The same applies to estuaries – if you can get to them, as most are fringed by mangroves and deep mud.
In brackish and fresh water you can trap cherabin with an opera house trap, and they are much tastier than other prawns. You can boil muddies in saltwater, or toss them on campfire coals.
MOST people never see a crocodile when on the Cape. Take a river cruise on the Daintree or Endeavour Rivers and get real close, but stay well away from the water and keep kids and dogs away. Observe and heed the warning signs, including of box jellyfish, late in the season.
It’s easy to get stung as many fishers do when wading, dragging or casting bait nets, because unseen tentacles are caught in the mesh.
Camp and stay well away from water when on beaches and river banks. Always check the water when fishing or boarding tinnies for crocodiles which may have taken up an ambush position under the boat.
On the Coleman River camps at Pormpuraaw, there is no choice but to camp on a narrow grassy strip between the tidal river and the tidal flats, sometimes only metres away from the steep slippery bank.
WITH more than half the number of our 800-odd species of birds calling the Cape home, it stands to reason that birdwatching is a big attraction here. There are species inhabiting these parts that you won’t find anywhere else.
The Iron Range National Park, which has Australia’s largest tract of lowland rainforest, is amazing for its variety of bird species.
Chili Beach is another great spot, especially when myriad shining starlings roost for the night on the little island. There are also many waders flitting back and forth on the water fringes when they feed at low tide. Take a drive at the turn of the tide from high to low and head south to Chili Creek.
It has great birding en route and good fishing at the mouth. It’s also an amazing scenic drive that takes in much of the coconut-palm-fringed beach.
OKAY, the Cape’s beaches mightn’t be safe for swimming, but they are absolutely stunning. It all starts north of Cairns along the Daintree Coast to Cooktown. Elim Beach at Hopevale and its coloured sands is not to be missed on a venture north. Campsites are cheap and, with walks, beach drives and excellent fishing, Elim Beach is a great family spot.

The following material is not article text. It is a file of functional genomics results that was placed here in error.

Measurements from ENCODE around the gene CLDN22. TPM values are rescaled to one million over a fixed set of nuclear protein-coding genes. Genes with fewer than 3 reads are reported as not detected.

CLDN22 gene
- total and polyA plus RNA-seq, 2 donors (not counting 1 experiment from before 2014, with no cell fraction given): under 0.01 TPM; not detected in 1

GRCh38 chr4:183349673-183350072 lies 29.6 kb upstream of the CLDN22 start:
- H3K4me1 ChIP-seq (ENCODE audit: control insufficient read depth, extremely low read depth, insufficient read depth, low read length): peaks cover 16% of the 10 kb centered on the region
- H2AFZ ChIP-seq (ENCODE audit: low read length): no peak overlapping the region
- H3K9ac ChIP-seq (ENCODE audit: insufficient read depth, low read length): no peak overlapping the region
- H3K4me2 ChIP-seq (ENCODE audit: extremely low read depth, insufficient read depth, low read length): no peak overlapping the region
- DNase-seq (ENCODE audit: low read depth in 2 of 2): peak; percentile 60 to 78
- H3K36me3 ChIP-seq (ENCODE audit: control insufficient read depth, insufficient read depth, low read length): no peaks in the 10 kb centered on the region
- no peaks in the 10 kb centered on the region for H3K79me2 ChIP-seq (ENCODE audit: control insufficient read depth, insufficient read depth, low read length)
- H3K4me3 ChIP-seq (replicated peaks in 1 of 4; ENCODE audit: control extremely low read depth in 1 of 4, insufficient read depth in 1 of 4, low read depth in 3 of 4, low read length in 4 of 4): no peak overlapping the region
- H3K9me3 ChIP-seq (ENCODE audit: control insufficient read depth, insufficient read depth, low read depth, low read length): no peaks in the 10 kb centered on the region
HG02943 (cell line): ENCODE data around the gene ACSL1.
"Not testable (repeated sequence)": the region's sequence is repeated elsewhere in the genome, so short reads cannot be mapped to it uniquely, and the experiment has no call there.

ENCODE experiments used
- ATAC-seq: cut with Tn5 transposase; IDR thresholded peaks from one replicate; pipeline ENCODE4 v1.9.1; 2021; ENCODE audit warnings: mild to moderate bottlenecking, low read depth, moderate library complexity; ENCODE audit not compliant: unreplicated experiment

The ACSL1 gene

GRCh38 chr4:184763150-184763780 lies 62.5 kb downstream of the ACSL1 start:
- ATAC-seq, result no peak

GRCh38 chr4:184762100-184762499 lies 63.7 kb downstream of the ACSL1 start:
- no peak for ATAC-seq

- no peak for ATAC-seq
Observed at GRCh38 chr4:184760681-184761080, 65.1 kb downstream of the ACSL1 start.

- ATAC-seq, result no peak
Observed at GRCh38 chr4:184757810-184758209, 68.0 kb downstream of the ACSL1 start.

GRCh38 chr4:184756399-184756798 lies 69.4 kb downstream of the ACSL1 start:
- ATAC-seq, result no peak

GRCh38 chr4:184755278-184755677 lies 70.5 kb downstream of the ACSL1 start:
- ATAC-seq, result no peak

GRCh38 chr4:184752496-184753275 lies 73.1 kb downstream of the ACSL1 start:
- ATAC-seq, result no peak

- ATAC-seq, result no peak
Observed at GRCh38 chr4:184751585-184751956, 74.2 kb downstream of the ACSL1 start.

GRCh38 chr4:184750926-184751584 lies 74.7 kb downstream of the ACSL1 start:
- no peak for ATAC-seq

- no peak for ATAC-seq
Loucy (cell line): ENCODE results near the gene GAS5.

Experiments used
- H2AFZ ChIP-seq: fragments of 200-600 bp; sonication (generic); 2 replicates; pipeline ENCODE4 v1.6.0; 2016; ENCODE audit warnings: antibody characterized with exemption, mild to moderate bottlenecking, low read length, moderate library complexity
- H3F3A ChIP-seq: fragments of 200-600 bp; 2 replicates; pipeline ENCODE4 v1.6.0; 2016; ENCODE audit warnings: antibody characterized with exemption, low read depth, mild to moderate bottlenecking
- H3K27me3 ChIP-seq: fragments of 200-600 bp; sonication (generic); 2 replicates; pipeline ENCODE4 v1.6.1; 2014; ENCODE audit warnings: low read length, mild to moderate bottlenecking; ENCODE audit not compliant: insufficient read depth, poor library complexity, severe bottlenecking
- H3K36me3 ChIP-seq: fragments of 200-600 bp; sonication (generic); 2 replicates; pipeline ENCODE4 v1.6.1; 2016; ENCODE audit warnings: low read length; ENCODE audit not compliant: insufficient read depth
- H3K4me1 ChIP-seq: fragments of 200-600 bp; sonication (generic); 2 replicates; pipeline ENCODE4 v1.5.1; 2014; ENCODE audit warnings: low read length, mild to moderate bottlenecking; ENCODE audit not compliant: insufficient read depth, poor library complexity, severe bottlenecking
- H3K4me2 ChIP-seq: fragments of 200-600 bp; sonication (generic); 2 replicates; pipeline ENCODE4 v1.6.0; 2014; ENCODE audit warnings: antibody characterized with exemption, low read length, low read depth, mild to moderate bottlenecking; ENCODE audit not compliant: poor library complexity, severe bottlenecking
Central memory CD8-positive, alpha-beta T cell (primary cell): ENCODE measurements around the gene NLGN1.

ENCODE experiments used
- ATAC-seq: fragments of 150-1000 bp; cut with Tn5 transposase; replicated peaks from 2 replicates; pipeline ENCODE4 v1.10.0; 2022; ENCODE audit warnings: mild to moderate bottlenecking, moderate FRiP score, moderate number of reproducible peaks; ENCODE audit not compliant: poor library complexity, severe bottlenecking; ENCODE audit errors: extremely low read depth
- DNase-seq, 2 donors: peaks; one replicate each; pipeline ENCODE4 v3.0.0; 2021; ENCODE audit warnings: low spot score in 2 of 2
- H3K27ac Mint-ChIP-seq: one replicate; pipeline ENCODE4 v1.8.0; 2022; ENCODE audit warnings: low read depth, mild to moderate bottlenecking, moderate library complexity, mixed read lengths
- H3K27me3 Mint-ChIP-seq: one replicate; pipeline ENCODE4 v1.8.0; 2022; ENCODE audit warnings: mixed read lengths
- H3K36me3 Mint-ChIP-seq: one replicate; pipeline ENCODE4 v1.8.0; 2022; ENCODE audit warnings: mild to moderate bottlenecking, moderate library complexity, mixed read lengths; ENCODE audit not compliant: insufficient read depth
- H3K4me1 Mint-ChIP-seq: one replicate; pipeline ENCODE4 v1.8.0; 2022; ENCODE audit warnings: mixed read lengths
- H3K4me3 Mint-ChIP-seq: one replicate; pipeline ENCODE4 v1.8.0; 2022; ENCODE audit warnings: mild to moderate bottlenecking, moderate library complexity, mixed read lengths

To the north, across the Morgan River, is some 20km of hard beach that ends at Cape Flattery. It’s accessed from the Starcke Track before Mount Webb National Park. The track is not marked and, depending on the duration of the wet season, it can be awfully damp.
Air the tyres down to 16/18psi and, more importantly, check the tide chart as you don’t want to be caught in a rising tide. It’s an awesome feeling to look across the Coral Sea towards Elim Beach and Cape Bedford before plunging down on the dune track to the beach.
There are campsites on the Morgan River and beautiful wind-protected Connie Beach on the northern end of Cape Flattery. A track turns off the beach about 2km before the sand-mine loading jetty.
The Starcke Track is maintained as far as the Starcke River. There is a boat ramp and a campground with no facilities near the mouth. Freshwater is available from two dams on the way in.
The Cape Melville National Park, Ninian Bay, and Bathurst Bay, have beach campsites. It’s wild country, with even rougher tracks that offer great fishing and total adventure escapes. Oddly, they are not that popular with Cape visitors, though locals love them to death because of the fishing.
Further north is Port Stewart, which is reached via the Running Creek track near Olive Vale Station, and from the PDR, via the Port Stewart Road, south of Coen. Most beaches are not accessible by vehicles.
Across the Jardine River the Nanthau Beach Track, south of Somerset, is a great spot for fishing and remote camping – provided the southeast tradewind isn’t blowing hard. This track is also called the Five Beaches Track. It’s a fairly easy drive, though, again, air the tyre pressures down.